My husband, though, being not so keen on the rush and busyness of the season, was lamenting it’s excess and the fact that most of the time, the reason for the season is not even mentioned.

It’s true, isn’t it? Christmas in the western world is a time of excess. We spend too much, eat too much, drink too much, and the whole point of Christmas gets lost along the way, if it’s even remembered at all. It can be hard to see how any of what we currently do at Christmas time has any relationship to what happened in that stable over 2000 years ago.

So, how do we get around that if we want to remember the real reason we celebrate it but not boycott the whole event?

I’m not sure what the answer is for each individual but here’s how I look at it.

When we rush around looking for that perfect gift for a loved one, we are honouring the gift humanity was given on the first Christmas.

When we worry if there is enough food or that the meat is overcooked, we are demonstrating we care about the people we are feeding and want to give them the best there is.

When we make up another bed on the lounge room floor, we are opening our home and showing love to others – something that the person who was born at Christmas talked a bit about.

When we don’t sit down all day because we are on our feet ensuring everyone has enough drinks and food, we are serving others – another thing that the same person talked a bit about.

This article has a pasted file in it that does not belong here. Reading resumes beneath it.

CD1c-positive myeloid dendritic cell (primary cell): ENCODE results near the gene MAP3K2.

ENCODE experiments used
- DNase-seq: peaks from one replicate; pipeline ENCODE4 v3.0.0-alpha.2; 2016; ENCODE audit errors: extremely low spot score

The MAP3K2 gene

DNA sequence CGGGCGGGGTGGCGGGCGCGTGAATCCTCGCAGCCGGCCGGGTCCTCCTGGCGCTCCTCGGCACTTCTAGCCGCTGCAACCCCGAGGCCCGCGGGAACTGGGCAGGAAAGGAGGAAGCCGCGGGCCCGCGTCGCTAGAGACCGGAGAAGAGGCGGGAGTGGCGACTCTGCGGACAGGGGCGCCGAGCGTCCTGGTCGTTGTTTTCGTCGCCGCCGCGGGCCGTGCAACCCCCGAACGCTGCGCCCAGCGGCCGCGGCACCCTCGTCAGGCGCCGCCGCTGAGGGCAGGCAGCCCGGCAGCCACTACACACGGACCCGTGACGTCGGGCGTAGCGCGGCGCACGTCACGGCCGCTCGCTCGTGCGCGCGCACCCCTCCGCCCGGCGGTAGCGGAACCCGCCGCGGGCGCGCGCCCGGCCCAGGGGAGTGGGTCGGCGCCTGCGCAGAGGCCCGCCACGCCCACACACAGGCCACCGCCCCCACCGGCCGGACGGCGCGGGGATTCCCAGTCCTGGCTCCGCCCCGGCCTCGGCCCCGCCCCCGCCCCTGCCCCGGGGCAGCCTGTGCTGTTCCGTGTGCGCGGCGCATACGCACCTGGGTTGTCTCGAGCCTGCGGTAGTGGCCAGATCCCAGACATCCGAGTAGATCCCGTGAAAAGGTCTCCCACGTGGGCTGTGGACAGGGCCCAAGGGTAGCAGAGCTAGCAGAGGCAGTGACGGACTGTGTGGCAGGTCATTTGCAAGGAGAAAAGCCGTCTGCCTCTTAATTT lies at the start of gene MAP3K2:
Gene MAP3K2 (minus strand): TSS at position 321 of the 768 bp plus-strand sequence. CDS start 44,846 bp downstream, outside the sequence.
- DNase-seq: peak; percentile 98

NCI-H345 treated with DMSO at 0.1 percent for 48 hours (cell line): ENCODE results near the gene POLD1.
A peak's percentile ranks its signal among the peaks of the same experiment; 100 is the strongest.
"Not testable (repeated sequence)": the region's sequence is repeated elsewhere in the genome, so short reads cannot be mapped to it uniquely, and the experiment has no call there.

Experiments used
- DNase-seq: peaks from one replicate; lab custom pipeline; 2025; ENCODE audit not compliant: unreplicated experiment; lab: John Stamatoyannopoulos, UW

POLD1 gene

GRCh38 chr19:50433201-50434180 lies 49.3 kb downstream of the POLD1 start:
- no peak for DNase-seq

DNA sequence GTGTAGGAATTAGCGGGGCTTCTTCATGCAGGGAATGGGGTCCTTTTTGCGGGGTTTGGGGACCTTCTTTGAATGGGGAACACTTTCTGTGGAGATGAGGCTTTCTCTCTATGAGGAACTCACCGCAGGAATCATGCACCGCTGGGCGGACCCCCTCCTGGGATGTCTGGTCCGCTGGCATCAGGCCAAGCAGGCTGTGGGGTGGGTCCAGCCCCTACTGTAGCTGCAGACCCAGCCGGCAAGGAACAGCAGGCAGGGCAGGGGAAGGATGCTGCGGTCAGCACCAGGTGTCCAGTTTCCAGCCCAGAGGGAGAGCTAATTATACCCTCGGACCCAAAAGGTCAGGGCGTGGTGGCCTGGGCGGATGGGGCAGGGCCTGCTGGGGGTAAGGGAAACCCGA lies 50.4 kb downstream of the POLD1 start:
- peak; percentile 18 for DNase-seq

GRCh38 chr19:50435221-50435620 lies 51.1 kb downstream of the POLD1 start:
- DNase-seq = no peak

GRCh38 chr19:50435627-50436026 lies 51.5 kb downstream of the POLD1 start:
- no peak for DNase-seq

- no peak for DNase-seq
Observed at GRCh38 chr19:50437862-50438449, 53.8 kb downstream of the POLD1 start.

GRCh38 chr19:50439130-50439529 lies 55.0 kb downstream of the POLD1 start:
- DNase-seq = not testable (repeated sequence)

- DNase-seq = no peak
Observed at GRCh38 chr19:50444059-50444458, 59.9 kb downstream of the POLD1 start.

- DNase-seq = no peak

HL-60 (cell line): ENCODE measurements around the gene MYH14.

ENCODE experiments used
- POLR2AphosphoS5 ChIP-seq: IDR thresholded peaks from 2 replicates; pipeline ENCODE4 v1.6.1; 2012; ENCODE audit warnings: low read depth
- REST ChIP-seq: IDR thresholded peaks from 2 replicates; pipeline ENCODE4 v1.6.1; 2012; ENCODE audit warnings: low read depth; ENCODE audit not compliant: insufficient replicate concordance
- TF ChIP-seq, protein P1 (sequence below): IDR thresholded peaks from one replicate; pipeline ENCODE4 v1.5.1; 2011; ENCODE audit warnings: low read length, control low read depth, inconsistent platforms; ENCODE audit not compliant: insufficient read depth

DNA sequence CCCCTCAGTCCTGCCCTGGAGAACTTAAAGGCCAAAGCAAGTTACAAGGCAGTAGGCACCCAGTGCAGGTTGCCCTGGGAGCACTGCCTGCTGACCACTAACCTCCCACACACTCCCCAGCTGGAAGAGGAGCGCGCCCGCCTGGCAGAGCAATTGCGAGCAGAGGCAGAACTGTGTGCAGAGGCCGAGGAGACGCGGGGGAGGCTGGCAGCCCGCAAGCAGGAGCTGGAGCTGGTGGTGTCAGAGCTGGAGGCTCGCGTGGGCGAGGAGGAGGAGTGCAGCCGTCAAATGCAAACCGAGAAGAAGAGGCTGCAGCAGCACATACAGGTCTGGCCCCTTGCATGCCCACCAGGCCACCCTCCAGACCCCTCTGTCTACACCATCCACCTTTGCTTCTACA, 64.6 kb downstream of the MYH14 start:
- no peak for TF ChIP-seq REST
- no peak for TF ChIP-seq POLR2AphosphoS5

When we go on a mad cleaning frenzy in preparation for our guests, we are really saying that their comfort and giving them pleasant surroundings is important to us.

We can find the real meaning of Christmas in everything we do if we look at it a different way. It’s all honouring the greatest gift giver of all.

For those who feel bothered by the over-commercialism, the tinsel, the secular emphasis on a fat man in a red suit, try shifting your focus and instead of grumbling and lamenting the lack of acknowledgement of the real reason for the season, embrace the festivities.

What better way to say thank you for the ultimate gift we were given than loving, serving, laughing and thoroughly enjoying ourselves?

Why so rude, people?

At this end of the year, like many others, we are doing the rounds of school awards nights, presentation evenings and dance concerts.

One thing I have noticed that is worse than ever this year is the rudeness of others. At nearly all events we have attended, there have been people talking in front of us, behind us, beside us. And these aren’t always kids, in fact, more often than not, it’s adults.

Now, my family will tell you that I have no qualms in telling people around me who are talking when they shouldn’t, to be quiet. I try to say it politely, of course, but it is hard tell people nicely to shut their traps, show some respect and give consideration to those on the stage.

What is wrong with people? Is everyone really so self involved and self focused that they can’t join the dots between them wanting to see their child, and everyone else wanting to see their own? How can grown adults not get that their behaviour directly impacts on everyone else’s ability to see their own child up on stage? And you know what, those people are the first to complain if anyone interferes with their line of sight or ability to hear their child’s name called.

Call me old fashioned, call me intolerant but it’s just plain rude.

And while I’m on the bandwagon of rude people, tell me why an oldish woman feels the need to stop me on my walk with my children at 6 o’clock at night to tell me that my child should be wearing a hat and is severely sunburnt? I wanted to thank her for making my child feel even more self conscious of the way her beautiful alabaster skin turns bright red at the slightest bit of exercise but I restrained myself…just.

Honestly, where have common respect and consideration for our fellow man gone?

Rant over.